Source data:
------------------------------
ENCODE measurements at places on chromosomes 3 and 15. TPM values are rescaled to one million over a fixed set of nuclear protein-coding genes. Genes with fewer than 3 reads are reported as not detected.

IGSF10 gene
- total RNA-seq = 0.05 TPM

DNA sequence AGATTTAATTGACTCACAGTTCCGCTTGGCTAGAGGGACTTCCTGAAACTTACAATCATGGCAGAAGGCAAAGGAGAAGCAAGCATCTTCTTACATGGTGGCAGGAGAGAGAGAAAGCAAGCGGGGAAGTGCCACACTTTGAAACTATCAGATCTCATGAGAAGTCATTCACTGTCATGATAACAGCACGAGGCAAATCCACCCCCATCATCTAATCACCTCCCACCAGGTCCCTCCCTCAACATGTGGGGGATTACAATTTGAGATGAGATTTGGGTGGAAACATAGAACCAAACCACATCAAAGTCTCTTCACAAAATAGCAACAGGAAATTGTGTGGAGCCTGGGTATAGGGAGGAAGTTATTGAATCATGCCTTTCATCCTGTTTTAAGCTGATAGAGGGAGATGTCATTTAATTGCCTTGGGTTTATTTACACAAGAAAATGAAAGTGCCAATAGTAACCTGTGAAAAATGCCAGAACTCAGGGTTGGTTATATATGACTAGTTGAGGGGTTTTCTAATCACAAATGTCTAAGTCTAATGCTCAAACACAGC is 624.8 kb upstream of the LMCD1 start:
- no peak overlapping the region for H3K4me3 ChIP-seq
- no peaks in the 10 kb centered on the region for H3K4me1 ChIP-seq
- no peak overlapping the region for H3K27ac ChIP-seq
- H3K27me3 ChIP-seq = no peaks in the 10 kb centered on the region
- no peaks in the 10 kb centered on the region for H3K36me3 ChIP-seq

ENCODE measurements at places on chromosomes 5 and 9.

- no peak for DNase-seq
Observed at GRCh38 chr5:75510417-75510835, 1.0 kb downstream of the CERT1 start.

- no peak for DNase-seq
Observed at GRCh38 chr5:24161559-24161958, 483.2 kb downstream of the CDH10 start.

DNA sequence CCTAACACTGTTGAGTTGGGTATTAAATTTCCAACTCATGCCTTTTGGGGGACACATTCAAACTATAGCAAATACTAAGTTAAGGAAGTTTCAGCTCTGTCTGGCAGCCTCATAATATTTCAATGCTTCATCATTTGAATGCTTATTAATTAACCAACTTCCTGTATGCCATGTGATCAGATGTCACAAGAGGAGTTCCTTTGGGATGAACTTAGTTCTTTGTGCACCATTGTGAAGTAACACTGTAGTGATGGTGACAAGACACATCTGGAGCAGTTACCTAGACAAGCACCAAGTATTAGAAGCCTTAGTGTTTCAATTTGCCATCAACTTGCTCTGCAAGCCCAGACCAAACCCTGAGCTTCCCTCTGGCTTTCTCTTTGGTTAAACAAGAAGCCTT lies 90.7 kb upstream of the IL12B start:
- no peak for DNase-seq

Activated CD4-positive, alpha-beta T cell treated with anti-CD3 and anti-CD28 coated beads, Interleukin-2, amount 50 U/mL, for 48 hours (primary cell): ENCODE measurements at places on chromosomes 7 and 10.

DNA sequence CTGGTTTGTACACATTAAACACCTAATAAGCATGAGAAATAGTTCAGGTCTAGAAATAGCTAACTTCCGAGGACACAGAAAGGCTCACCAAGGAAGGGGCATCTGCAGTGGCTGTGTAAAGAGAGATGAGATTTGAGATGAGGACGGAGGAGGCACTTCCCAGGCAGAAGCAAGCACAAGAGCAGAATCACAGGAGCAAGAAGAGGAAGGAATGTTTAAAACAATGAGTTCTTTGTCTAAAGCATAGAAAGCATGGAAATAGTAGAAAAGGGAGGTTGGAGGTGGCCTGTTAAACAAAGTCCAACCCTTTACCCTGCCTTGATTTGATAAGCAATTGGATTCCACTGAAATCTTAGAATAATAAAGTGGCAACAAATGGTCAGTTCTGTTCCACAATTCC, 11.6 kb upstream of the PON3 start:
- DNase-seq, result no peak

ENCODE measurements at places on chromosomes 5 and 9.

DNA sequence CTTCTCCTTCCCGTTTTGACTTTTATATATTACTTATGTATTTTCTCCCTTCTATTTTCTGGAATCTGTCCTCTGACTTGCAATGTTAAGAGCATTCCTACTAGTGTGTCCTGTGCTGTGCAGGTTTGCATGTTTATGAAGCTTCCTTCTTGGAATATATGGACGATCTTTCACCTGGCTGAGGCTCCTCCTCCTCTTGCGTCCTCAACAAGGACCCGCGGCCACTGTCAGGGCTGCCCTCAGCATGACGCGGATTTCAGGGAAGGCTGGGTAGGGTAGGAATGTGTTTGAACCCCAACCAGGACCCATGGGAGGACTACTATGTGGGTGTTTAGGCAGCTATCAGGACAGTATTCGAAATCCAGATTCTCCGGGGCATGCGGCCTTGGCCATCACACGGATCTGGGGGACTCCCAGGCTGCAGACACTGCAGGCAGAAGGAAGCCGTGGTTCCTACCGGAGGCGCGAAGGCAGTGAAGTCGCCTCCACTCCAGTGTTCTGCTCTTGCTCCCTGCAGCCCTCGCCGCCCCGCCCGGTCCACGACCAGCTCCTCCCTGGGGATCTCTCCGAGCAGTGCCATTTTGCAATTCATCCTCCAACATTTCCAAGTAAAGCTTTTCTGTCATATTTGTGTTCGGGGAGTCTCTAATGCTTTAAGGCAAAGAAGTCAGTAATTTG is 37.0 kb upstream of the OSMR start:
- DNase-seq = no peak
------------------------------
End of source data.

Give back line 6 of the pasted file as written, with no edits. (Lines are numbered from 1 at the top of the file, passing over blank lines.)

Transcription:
- no peaks in the 10 kb centered on the region for H3K4me1 ChIP-seq